House Republicans Take Their Ball, Go Home In FISA Fight

from the so-THAT'S-what-a-spine-looks-like dept

It now appears all but certain that the stopgap Protect America Act, which Congress passed in August, will expire this weekend, despite dark warnings from the White House that this would create a parlous “intelligence gap” and stymie intelligence community efforts to track terrorists. House Republicans, led by Minority Leader John Boehner of Ohio, staged a walkout to protest Democrats’ refusal to schedule an immediate vote on a bill approved in the Senate earlier this week enacting more permanent changes to the Foreign Intelligence Surveillance Act. Unlike the RESTORE Act passed in the House back in October, the Senate bill establishes only limited checks on warrantless surveillance of communications between Americans and foreigners, and includes a provision granting retroactive amnesty to telecoms charged with illegally providing customer data to the government without a court order.

Democrats are, for a change of pace, fighting back against charges that they are soft on security issues. Contra predictions of imminent doom, many are now pointing out that the practical effect of the PAA’s lapsing is likely to be quite limited, as any surveillance authorized under the law can continue unabated for another six months. And for all the administration’s dire forecasts, Democrats note that it was House Republicans who voted down a further temporary extension of the PAA in the shadow of a presidential veto threat, and the Republican leader in the Senate who blocked a bicameral conference on the bill, in hopes of forcing the immediate approval of the White House?endorsed Senate bill. In a letter to President Bush today, Senate Majority Leader Harry Reid, who had drawn the ire of progressives for his perceived compliance with White House demands, blasted what he characterized as the administration’s “reckless attempt to manufacture a crisis over the reauthorization of foreign surveillance laws.”

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Comments on “House Republicans Take Their Ball, Go Home In FISA Fight”

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Krum says:

I know it's been said before but....

“Those who would give up essential liberty to purchase a little temporary safety deserve neither liberty nor safety.”
Benjamin Franklin, Historical Review of Pennsylvania, 1759

I still have the right to not be listened to if I’m calling someone in a foreign country or if I’m using my cell in another country and if a telecom company assisted in obtaining those calls illegally, then they should be held accountable for treating all Americans as guilty.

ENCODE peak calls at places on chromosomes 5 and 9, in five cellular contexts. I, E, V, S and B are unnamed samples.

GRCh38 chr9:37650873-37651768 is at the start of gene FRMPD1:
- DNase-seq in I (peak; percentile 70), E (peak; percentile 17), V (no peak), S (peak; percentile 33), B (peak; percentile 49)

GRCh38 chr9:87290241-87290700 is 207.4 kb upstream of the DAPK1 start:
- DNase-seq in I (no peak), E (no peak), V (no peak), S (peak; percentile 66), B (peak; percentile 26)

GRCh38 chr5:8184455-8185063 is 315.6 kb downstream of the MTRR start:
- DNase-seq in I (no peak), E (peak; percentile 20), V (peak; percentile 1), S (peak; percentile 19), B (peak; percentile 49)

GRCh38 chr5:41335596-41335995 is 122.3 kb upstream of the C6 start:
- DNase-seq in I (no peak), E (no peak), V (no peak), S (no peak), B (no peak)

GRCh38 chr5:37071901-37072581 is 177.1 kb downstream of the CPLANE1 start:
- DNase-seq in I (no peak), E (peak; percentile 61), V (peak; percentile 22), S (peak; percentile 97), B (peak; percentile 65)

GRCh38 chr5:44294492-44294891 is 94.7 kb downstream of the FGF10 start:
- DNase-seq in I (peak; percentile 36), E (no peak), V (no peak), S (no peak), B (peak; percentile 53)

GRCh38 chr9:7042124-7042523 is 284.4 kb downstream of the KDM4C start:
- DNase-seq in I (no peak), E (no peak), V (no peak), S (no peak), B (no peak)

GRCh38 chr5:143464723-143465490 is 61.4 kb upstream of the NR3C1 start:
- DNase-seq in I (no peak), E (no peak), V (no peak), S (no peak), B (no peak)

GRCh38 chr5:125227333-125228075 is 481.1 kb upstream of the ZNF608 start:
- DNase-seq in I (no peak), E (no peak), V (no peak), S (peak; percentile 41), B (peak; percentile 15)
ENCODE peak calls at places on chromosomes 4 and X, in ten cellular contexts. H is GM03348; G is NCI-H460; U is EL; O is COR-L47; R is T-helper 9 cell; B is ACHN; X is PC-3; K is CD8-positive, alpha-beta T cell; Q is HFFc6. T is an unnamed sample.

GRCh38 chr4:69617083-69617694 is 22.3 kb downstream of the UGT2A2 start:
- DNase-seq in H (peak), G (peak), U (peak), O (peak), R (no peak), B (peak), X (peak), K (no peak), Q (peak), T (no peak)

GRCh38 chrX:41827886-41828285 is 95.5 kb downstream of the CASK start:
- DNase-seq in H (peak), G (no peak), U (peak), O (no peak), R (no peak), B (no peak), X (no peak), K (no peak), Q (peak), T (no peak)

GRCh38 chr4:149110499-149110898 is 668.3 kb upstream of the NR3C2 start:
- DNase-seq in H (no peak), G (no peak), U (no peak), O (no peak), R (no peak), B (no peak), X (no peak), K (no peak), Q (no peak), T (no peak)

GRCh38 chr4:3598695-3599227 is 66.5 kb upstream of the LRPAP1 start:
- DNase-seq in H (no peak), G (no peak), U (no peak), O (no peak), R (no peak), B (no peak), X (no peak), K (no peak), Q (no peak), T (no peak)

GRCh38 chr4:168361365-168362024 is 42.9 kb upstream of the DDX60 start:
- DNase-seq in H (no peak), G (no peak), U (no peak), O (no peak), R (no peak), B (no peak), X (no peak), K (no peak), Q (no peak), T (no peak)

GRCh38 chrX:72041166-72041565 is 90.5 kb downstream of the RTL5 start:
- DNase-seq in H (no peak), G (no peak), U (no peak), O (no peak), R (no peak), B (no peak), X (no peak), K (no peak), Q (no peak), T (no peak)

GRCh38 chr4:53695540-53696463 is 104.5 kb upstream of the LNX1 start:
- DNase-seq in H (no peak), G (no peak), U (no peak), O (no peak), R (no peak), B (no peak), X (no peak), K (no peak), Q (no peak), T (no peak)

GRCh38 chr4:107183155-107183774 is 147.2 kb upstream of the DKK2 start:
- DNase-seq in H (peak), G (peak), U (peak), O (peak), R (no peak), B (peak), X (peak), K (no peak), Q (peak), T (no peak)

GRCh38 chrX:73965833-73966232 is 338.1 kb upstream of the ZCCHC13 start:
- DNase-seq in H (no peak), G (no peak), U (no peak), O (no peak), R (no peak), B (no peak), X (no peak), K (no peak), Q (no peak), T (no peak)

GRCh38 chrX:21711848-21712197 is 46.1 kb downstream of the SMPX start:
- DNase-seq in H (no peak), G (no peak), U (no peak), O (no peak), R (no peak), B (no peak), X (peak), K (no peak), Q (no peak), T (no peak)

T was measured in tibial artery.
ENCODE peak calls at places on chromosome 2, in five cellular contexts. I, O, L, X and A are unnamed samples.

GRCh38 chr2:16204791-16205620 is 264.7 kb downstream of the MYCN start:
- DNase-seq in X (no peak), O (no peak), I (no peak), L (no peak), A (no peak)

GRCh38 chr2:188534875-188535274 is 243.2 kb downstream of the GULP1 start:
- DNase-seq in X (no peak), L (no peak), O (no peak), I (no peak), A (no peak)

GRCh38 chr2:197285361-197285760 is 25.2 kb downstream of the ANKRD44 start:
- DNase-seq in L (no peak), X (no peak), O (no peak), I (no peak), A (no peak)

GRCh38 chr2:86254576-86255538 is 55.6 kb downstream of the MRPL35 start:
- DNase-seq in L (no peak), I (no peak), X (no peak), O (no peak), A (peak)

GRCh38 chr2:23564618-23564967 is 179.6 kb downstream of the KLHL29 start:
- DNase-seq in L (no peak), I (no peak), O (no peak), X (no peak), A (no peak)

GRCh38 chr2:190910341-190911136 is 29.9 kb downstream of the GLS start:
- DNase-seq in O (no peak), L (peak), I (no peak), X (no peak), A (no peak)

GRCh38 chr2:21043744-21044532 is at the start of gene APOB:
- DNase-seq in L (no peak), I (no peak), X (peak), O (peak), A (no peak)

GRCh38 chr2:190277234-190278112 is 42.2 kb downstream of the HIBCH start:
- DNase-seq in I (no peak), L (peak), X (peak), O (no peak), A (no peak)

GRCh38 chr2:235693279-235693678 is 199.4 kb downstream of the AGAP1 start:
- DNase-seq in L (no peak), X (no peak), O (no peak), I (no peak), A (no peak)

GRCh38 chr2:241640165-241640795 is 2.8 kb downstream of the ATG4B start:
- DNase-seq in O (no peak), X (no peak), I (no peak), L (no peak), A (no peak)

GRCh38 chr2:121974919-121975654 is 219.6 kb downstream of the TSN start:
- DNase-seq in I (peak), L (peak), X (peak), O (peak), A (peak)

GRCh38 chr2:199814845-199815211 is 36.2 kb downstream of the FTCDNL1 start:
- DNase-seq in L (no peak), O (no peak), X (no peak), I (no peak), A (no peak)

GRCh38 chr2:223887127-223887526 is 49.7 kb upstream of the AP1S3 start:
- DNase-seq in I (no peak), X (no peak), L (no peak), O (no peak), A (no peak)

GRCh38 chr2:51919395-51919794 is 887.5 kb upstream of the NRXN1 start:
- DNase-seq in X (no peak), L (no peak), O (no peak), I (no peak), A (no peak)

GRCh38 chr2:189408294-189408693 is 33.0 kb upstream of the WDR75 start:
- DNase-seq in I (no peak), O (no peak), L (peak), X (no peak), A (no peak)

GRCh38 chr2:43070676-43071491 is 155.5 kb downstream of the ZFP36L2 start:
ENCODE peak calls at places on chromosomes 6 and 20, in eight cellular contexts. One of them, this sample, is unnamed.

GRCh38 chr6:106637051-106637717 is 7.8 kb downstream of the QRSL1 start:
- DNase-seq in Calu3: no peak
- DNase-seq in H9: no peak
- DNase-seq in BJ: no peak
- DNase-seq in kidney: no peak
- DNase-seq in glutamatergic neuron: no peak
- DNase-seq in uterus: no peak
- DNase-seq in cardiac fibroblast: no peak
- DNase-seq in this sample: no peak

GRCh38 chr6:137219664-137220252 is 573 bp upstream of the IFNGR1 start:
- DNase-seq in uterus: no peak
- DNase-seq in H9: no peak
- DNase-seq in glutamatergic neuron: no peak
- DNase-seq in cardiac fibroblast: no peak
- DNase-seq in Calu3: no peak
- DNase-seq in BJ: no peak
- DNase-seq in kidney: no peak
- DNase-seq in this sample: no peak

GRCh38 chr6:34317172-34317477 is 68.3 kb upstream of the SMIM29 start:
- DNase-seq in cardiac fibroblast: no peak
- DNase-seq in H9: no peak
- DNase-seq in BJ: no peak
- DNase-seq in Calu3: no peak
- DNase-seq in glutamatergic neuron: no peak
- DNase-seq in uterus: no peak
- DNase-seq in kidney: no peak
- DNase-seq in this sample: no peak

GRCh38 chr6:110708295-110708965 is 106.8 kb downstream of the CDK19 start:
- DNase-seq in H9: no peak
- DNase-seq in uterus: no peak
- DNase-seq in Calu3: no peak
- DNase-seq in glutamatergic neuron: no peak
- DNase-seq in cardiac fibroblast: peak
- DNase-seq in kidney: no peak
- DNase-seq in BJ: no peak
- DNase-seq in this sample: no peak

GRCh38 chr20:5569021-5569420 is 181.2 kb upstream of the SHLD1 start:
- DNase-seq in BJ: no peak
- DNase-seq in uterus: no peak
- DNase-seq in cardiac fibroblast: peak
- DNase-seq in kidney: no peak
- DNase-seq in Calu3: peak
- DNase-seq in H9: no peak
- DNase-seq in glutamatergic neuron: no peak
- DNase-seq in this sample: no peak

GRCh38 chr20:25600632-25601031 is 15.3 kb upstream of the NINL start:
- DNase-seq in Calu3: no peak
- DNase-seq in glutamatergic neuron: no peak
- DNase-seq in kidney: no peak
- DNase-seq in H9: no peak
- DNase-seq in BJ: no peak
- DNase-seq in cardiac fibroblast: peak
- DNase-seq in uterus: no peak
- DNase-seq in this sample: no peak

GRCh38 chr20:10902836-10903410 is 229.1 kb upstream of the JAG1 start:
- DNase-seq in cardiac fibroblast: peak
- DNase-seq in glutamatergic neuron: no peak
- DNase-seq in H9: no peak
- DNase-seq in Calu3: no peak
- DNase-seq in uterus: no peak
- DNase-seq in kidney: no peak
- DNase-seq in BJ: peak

Ryan says:

Re: I know it's been said before but....

Why are you so damn worried if your not doing anyone any harm. The government isn’t going to tell anyone who your calling, so who cares. If this bill catches ONE, SINGLE TERRORIST, who was planning to take lets say 10 lives, dont you think its worth it to give up a little PRIVACY (not freedom) to save a life?

Im sick of people complaining that the government doesnt have a right. Do you want to know something? A terrorist doesnt have the right to take lives, and if we are saving lives, I dont care if they listen to every minute of my phone calls, because IM no terrorist.

The whole bill was set up by the Democratic party anyways, who were paid over a million dollars to vote for the bill by a group of lawyers who like to sue telcos for giving up information. The democrats dont even care if we might be missing key terrorist information, as long as they get a measly million bucks.

E Jones says:

Re: Re: I know it's been said before but....

A bit of history:

Shortly before the original FISA bill was passed in the late 1970’s, Frank Church led a Senate committee investigation that uncovered a series of federal wiretapping abuses. For example, a congressman was spied on. The FBI, in a well documented attempt to uncover embarrassing personal information, spied on Martin Luther King, hoping to discredit him as a civil rights leader. This was done under the false pretense of investigating communism.

Human beings being what they are, without serious judicial oversight, its not hard to imagine similar abuses happening in the name of investigating terrorism.

Tyler Nothing says:

Re: Re: I know it's been said before but....

Yeah, you’re right, it’s been said before. And everything I want to say to you has been said before as well. So, instead of reiterating what so many people have said before me in response to your statement, why don’t you look up why FISA was put in place.

“Do you want to know something? A terrorist doesnt have the right to take lives…”

Who does? We do?

Spare me…

Anonymous Coward says:

Re: Re: I know it's been said before but....

I’m sorry, but you’re in the wrong country. The whole entire bill of rights and much of our judicial history is built on the theory that is better to a let a bad guy get away than to intrude on the dignity of American Citizens.